Zillah is a born caretaker and the tribe’s resident medical expert. It was she who insisted they rescue Nirri. Though young and even middle-aged people don’t usually show symptoms of the virus, in a tribe their size there might be one or two who do. Zillah would spend herself caring for them, and then get sick herself (she is the tribe’s second oldest person, after Nirri). She would survive, cared for by her daughter Ninna, and the weeks when she was sick would be the loneliest of Nirri’s life.

You Sure You Wanna Do This?

If you do, I tag …

  • Jyvurentropy, who has been posting so much that I can’t keep up with her
  • Bookstooge, for his sarcasm
  • Colin, because I want to hear his thoughts
  • The hilarious Christopher Waldrop, even though I’m unable to comment on his posts
  • … and the always insightful Eustacia, if she has time to do this tag

Books I Want to Have Read, but Don’t Want to Read

For those uninitiated to book blogging, a tag is when another book blogger assigns you a series of questions or prompts. For each one, you name the book that it makes you think of. And rant about it, if you so desire.

The blogger and author who tagged me was Katie Jane Gallagher.

The Rules:

  • Link back to the original tag (this post, and Jami!)
  • Complete the questions with books you want to have read but don’t want to read
  • Tag some people at the end to do the tag next

OK? OK. Let’s get to the prompts …

The Prompts

A book that you feel you need to read because everyone talks about it

Twelve Years A Slave. Obviously that is going to be a heavy read.

Also, the Federalist Papers. Maybe “everyone” doesn’t talk about them, but people who seem to know what they are talking about keep mentioning them. Obviously there is some very important stuff in there that I need to know.

A book that’s really long

I mean, look at it.

I think there are seven of them now.

But I really need to get to these some time, if only because readers of George R.R. Martin might also be interested in my series some day. And I won’t make you wait decades either!

A book you’ve owned / had on your TBR for too long

A few years ago, when my boys and I were studying American History, this novel was recommended as supplemental reading.  I had all the more reason to want to read it, because Naya Nuki is Shoshone and when I lived in Idaho for a few years during my teens, it was near the Shoshone/Bannock Indian reservation. Our local library didn’t have it. I ordered it through interlibrary loan, but it never came!  Must have been a long waiting list.

Fast forward three years. We have now moved back to Shoshone/Bannock country. I go to the local library here, and not only do they have Naya Nuki, they have the entire series by this author!  Only problem is, the kids and I now have other required supplemental reading, and we’re working through that. I figure I’ll just zip through it by myself and return it to the library. But the due date approacheth, and I never do.

While still in this uncomfortable situation, my husband brings me home a surprise gift from his travels. It’s my very own copy of Naya Nuki! He thought it looked like something that would interest me.  I’ve gone from not being able to get my hands on a copy, to an embarrassment of riches.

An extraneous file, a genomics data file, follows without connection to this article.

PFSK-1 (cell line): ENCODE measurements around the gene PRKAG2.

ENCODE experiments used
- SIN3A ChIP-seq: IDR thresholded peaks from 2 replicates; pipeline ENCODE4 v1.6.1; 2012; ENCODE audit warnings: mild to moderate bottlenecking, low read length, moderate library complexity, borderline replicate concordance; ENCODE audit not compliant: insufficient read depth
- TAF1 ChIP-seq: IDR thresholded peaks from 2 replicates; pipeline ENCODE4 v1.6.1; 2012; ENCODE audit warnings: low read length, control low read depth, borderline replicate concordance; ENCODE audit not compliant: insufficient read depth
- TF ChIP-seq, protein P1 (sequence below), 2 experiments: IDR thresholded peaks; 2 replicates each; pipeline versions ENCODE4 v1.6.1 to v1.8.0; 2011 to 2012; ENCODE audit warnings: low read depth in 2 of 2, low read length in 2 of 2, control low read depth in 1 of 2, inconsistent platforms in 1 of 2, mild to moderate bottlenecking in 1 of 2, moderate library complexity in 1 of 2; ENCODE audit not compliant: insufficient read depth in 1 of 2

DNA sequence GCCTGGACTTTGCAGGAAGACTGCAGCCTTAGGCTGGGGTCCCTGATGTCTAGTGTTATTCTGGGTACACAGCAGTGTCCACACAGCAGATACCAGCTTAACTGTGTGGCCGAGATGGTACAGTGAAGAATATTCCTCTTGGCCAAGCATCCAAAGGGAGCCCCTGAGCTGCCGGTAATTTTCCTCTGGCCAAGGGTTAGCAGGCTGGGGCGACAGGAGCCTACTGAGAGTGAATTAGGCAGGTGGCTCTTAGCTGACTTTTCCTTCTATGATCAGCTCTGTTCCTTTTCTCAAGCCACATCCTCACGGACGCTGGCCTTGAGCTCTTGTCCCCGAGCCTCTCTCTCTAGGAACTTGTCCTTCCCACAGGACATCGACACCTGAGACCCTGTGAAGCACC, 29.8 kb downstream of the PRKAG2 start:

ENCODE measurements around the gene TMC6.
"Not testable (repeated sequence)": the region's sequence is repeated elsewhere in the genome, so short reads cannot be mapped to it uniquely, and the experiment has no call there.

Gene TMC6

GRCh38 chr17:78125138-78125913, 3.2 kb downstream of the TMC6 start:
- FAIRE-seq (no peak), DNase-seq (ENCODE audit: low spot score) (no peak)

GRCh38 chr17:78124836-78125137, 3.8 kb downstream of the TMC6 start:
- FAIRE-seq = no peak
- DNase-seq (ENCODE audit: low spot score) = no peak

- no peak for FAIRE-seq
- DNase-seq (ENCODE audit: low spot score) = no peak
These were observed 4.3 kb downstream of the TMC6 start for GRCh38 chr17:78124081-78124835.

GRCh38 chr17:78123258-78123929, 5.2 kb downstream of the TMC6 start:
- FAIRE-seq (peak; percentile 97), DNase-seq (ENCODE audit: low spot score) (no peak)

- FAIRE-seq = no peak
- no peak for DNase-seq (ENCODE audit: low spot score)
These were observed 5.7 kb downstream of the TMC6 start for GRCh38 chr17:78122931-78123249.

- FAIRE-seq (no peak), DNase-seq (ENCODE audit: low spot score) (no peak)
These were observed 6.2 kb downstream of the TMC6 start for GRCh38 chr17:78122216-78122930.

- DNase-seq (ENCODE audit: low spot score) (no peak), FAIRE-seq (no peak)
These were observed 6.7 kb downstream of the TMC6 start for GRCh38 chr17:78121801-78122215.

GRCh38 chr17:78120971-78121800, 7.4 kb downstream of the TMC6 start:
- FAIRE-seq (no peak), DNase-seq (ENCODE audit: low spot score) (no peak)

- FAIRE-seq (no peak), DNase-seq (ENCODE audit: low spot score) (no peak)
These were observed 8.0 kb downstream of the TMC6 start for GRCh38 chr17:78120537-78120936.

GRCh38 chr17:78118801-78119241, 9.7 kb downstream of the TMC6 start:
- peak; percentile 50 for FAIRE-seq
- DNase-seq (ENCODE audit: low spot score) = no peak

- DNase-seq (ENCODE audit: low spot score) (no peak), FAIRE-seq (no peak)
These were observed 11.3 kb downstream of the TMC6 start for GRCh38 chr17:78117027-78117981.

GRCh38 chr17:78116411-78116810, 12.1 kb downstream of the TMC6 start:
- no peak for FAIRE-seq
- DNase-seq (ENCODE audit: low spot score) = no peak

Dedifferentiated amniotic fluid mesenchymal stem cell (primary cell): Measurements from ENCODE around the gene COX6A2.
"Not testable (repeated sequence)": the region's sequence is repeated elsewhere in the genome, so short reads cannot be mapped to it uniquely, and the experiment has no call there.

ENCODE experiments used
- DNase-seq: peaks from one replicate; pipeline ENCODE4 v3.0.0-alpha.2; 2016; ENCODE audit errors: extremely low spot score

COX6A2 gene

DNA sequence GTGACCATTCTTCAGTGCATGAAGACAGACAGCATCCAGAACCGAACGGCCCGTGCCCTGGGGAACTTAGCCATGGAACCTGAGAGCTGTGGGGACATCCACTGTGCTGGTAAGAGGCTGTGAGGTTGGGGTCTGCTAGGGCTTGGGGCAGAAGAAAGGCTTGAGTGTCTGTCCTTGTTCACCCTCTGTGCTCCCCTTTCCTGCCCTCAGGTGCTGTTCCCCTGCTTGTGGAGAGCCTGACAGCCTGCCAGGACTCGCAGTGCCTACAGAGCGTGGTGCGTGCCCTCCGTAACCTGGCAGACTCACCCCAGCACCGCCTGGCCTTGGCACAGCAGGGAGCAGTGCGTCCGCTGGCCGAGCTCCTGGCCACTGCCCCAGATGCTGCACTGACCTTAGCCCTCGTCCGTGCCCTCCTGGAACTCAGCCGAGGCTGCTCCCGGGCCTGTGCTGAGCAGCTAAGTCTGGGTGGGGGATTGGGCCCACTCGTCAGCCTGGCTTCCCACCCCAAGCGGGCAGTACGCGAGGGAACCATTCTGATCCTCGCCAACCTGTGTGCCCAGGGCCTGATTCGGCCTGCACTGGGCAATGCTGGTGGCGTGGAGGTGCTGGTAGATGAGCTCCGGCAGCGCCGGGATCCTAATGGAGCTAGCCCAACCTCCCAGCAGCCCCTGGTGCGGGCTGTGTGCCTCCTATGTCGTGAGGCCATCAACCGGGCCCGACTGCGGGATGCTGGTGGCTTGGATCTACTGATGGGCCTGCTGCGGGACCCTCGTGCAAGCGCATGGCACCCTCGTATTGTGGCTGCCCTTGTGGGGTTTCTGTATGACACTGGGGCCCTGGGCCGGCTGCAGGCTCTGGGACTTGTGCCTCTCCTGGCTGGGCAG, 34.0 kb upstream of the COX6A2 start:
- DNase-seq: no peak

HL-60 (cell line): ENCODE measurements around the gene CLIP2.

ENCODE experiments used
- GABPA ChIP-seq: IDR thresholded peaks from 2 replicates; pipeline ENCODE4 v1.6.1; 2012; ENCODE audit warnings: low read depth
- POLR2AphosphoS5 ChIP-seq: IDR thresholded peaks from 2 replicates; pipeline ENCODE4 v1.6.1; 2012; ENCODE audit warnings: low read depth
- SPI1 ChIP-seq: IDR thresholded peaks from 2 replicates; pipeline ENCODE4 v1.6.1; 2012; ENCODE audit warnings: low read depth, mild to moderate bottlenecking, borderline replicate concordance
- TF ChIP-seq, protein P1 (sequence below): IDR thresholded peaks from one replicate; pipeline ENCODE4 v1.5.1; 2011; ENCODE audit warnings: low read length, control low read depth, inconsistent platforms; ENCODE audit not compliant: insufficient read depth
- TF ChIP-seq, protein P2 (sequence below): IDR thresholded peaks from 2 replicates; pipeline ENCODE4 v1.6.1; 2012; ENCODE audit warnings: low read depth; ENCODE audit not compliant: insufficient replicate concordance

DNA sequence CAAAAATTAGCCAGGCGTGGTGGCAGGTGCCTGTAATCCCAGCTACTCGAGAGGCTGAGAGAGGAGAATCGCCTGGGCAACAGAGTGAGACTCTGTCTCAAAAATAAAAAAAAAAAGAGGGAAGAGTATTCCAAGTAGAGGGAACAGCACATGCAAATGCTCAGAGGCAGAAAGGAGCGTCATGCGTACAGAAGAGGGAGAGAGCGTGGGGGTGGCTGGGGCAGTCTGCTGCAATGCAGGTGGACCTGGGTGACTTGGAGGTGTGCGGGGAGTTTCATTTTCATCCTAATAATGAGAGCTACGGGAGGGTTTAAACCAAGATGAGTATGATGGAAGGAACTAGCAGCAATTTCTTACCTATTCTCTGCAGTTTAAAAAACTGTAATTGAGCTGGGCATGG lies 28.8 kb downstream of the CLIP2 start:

So I was free to return the library copy … but you guessed it, my gift copy is still sitting there unread. Why? Why???

A book that is ‘required’ reading (eg, school text, really popular classic – something you feel obligated to read!)

Everything by Freud and Nietzsche.

A book that intimidates you

Maps of Meaning by Jordan Peterson. He spent, what, decades on it? Rewrote every sentence at least 50 times? It sounds like it would be heavy going. A really thorough student of archetypes would read it, but I feel like this was the book where he developed his ideas, and now we can get the highlights of those through his class lectures on YouTube and through Twelve Rules for Life.

A book that you think might be slow

I know this one is slow, because I started it. I still think I might end up really liking it. Actually, I hope I do, because it’s sort of the same genre that I write in. But it requires a lot of attention during the first several chapters, as you have to learn a lot of different characters and figure out to who root for. It’s not the kind of book you can pick up and dive into for 20 minutes while eating your lunch, which is what I need right now.

A book you need to be in the right mood for

Circe. The main reason I haven’t read this is that it hasn’t shown up at the library yet, and I am too cheap to order it online.  But there’s another reason as well.

I love the heroic age of Greece. As a teen I spent several years, off and on, immersed in this milieu. At one point I was going around telling people, “The Iliad is taking over my life!”  (I also, when reading The Odyssey, had a crush on Odysseus. *blushes* Because who wouldn’t? I mean, the man can shoot an arrow through the centers of 12 ax heads lined up in a row!)

So I’m frankly super jealous of the author for having immersed herself in these books and written what everyone agrees is a fantastic novel that is true to the tradition.  If I’m going to read it, it will put my head right back in that space, and I have to be ready for that.

Call, and raise you The Song of Achilles.

A book you’re unsure if you will like